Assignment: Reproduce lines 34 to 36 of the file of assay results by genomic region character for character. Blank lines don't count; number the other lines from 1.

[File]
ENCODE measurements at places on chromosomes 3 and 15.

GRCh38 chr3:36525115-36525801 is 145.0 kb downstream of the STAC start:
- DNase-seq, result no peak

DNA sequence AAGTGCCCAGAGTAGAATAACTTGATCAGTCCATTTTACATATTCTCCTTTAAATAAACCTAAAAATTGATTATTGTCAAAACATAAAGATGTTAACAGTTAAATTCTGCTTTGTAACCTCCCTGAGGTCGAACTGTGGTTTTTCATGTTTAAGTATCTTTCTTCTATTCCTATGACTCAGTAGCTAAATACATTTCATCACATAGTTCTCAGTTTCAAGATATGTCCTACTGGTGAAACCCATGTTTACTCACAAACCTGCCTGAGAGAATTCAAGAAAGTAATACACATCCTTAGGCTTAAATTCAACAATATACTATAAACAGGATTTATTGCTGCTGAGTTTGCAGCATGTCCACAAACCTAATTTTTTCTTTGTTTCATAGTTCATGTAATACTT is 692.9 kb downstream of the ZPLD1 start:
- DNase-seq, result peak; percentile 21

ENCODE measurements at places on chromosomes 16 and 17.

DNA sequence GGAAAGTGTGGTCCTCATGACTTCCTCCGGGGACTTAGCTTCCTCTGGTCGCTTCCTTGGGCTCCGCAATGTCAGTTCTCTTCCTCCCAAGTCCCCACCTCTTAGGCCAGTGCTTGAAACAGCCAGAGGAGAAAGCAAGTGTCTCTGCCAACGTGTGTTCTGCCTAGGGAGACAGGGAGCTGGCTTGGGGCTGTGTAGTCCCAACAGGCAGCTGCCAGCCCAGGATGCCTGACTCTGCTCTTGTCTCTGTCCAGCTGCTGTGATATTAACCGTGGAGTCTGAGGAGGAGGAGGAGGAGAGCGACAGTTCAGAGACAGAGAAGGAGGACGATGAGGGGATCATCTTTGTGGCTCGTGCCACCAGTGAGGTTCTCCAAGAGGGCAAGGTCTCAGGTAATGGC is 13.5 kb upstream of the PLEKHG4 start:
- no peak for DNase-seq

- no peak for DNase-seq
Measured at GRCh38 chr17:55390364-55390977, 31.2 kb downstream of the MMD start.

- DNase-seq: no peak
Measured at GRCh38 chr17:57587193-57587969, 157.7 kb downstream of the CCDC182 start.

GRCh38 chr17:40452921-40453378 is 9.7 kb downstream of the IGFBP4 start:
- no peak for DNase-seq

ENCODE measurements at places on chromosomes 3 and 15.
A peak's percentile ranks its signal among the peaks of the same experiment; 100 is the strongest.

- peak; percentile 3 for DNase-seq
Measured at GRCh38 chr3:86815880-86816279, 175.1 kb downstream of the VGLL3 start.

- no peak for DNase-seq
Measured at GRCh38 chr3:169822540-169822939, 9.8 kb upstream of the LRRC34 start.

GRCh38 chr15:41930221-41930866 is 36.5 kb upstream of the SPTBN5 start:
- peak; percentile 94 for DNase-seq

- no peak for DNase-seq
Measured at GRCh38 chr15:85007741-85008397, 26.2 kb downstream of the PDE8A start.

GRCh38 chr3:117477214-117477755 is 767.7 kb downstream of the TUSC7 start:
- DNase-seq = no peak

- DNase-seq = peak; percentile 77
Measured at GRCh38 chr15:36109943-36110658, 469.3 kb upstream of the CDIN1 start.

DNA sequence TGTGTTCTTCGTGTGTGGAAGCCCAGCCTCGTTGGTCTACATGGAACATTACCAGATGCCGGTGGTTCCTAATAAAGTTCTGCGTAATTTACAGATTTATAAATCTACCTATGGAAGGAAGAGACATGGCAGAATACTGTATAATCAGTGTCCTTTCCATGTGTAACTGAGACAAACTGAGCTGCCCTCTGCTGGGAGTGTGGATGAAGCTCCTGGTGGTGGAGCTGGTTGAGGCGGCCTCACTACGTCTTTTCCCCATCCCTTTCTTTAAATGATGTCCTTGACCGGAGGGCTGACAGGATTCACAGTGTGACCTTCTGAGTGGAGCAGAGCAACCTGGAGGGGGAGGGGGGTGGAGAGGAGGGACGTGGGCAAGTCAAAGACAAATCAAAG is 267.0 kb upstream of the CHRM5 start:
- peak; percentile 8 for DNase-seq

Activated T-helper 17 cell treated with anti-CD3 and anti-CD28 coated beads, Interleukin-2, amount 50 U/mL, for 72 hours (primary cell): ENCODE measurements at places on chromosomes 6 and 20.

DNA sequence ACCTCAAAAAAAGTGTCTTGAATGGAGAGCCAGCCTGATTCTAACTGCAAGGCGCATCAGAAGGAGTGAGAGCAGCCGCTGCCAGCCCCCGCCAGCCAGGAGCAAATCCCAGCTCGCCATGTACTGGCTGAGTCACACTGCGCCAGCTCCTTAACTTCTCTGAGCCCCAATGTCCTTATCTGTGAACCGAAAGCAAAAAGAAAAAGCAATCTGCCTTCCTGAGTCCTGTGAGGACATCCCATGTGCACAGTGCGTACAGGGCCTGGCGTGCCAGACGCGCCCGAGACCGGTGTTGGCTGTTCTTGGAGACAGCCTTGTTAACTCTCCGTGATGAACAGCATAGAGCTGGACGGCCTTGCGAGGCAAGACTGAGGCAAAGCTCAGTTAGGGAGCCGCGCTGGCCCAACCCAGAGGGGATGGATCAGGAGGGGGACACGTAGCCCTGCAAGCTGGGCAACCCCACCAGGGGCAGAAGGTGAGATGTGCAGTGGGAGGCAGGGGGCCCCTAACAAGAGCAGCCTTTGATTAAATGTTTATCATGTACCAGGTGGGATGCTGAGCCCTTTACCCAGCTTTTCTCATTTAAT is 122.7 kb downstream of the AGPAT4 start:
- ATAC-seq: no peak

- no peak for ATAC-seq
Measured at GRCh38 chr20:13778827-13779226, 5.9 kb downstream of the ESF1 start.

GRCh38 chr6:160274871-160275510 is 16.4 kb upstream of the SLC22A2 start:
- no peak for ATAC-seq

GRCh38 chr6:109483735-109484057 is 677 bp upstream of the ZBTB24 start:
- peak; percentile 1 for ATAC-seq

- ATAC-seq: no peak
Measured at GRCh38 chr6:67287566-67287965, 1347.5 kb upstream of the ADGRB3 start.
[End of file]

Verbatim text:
- no peak for ATAC-seq
Measured at GRCh38 chr20:13778827-13779226, 5.9 kb downstream of the ESF1 start.

GRCh38 chr6:160274871-160275510 is 16.4 kb upstream of the SLC22A2 start: